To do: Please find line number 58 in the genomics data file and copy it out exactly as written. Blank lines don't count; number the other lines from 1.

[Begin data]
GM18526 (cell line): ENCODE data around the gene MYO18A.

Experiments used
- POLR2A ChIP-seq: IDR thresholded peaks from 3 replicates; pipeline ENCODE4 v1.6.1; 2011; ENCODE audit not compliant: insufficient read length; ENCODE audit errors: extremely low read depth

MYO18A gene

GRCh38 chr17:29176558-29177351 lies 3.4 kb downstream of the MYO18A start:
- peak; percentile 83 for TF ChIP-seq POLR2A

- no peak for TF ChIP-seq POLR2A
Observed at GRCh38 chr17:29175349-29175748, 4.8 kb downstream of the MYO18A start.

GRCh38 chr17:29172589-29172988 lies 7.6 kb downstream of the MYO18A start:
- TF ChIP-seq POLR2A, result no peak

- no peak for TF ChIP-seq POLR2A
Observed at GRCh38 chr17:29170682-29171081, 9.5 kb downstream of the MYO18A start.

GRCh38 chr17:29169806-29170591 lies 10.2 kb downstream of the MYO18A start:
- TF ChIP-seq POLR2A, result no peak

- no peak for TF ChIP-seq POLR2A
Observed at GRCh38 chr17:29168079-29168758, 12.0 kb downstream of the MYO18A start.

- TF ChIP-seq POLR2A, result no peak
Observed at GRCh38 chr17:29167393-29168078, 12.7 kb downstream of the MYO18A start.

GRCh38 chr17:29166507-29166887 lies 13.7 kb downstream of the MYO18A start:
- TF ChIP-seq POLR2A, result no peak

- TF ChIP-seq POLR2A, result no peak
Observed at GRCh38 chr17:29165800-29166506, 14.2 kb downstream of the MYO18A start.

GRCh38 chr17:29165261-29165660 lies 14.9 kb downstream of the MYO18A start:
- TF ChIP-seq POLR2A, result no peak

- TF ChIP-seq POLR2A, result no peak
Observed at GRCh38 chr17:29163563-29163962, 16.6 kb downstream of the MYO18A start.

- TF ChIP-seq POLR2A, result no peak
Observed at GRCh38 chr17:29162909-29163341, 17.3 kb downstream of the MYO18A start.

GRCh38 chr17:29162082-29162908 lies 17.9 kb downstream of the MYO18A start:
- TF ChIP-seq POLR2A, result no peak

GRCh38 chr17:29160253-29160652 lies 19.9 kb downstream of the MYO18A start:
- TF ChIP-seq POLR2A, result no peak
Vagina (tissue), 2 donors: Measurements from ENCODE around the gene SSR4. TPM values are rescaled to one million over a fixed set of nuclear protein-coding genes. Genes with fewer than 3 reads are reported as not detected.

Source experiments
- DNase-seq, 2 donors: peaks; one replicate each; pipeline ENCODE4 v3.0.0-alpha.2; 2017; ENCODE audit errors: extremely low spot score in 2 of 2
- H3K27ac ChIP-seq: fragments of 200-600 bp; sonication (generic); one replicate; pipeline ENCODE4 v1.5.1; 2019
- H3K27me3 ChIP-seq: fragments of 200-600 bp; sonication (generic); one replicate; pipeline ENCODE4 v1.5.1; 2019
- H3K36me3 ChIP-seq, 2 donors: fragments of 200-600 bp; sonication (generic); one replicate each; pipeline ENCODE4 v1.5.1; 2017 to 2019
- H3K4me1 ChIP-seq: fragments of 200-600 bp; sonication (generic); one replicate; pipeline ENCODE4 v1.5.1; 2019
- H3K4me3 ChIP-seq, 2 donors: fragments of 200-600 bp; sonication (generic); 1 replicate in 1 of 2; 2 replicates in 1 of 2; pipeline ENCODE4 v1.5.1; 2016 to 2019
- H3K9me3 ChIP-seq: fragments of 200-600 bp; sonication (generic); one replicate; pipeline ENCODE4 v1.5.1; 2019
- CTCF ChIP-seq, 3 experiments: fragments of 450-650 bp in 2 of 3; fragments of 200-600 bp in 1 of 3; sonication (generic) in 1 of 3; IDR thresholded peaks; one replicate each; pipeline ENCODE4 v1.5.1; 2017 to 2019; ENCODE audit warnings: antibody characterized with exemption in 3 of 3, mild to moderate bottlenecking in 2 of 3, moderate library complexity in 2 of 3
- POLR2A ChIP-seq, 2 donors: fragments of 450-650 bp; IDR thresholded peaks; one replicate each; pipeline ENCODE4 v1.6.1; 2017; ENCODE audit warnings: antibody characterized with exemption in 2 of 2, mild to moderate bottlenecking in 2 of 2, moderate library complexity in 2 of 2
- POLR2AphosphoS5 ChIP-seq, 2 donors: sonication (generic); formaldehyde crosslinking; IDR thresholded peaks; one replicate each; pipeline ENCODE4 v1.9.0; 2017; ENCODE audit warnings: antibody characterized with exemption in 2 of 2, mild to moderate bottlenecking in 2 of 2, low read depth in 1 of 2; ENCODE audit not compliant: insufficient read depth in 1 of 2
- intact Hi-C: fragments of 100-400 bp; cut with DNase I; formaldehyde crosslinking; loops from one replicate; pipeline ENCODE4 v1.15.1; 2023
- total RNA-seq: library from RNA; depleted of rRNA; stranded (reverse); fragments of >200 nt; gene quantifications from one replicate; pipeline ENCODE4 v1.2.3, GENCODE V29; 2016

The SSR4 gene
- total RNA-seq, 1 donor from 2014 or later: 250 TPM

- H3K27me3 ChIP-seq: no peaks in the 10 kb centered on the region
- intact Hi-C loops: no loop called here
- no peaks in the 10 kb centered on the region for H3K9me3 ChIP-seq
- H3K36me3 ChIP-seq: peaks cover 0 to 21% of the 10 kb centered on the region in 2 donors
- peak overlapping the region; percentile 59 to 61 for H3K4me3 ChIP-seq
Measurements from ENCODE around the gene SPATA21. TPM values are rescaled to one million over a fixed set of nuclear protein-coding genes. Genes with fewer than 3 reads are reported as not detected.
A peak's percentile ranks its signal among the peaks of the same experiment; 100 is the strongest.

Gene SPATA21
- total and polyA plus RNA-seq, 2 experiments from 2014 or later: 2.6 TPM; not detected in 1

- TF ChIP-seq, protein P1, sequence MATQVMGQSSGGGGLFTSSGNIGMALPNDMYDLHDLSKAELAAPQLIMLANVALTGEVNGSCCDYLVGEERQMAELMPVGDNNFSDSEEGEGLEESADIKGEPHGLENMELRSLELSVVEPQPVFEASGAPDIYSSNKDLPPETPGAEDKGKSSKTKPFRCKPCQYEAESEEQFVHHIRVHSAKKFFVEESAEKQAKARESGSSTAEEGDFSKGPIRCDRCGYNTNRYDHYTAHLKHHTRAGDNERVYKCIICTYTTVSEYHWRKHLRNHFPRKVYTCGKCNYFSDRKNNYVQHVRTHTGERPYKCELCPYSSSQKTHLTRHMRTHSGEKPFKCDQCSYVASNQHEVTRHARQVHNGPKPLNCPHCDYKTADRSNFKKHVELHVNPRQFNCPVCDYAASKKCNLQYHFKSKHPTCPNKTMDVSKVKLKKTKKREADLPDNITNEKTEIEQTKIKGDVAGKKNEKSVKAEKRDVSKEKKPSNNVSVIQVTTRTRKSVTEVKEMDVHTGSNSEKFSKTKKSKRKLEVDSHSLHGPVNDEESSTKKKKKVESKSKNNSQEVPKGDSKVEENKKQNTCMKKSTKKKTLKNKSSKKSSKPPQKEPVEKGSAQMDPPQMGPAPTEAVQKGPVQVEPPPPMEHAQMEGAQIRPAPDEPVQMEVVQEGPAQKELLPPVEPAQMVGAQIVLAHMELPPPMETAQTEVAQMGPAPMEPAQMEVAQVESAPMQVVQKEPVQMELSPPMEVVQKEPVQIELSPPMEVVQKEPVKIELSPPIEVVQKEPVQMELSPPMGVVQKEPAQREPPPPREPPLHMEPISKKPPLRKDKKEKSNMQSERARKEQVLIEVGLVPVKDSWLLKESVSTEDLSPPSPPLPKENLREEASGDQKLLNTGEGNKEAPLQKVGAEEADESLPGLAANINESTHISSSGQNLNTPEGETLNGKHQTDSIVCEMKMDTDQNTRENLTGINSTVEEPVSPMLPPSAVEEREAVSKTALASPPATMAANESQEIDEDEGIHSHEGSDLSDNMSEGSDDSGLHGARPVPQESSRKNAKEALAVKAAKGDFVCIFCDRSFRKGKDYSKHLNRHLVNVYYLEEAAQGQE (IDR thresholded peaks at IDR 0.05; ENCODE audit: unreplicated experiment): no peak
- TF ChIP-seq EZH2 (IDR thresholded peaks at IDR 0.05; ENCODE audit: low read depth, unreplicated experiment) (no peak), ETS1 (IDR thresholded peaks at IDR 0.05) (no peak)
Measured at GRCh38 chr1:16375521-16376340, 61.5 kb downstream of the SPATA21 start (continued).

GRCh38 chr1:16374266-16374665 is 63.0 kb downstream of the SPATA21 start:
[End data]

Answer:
- TF ChIP-seq, protein P1, sequence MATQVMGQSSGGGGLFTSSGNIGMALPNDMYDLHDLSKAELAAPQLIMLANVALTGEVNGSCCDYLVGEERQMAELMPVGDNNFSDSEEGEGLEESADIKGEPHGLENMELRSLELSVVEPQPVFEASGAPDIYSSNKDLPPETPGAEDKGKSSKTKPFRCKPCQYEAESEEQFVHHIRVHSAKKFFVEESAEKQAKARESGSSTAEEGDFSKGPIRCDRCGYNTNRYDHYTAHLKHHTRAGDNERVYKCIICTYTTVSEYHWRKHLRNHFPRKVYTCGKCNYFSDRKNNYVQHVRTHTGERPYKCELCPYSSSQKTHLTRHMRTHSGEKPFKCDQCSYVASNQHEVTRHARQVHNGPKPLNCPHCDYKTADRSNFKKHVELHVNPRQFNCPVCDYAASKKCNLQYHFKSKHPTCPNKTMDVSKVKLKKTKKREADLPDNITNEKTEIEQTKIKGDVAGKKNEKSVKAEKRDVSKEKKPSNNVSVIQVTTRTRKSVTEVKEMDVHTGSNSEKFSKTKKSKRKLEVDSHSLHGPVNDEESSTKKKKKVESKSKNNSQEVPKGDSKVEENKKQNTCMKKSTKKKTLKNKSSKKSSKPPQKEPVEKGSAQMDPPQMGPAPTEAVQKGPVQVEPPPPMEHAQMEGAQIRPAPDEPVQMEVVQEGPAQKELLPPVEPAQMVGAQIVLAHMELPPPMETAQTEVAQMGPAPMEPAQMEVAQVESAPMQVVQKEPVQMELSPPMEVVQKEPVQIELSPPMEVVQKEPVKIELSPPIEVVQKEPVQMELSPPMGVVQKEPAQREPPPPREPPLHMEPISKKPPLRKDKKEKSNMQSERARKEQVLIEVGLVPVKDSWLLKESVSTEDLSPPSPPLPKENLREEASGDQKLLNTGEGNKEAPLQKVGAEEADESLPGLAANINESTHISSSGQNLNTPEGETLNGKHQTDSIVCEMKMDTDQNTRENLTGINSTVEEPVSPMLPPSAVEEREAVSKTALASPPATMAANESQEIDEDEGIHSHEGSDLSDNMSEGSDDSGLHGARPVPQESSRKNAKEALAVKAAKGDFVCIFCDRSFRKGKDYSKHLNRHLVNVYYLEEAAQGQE (IDR thresholded peaks at IDR 0.05; ENCODE audit: unreplicated experiment): no peak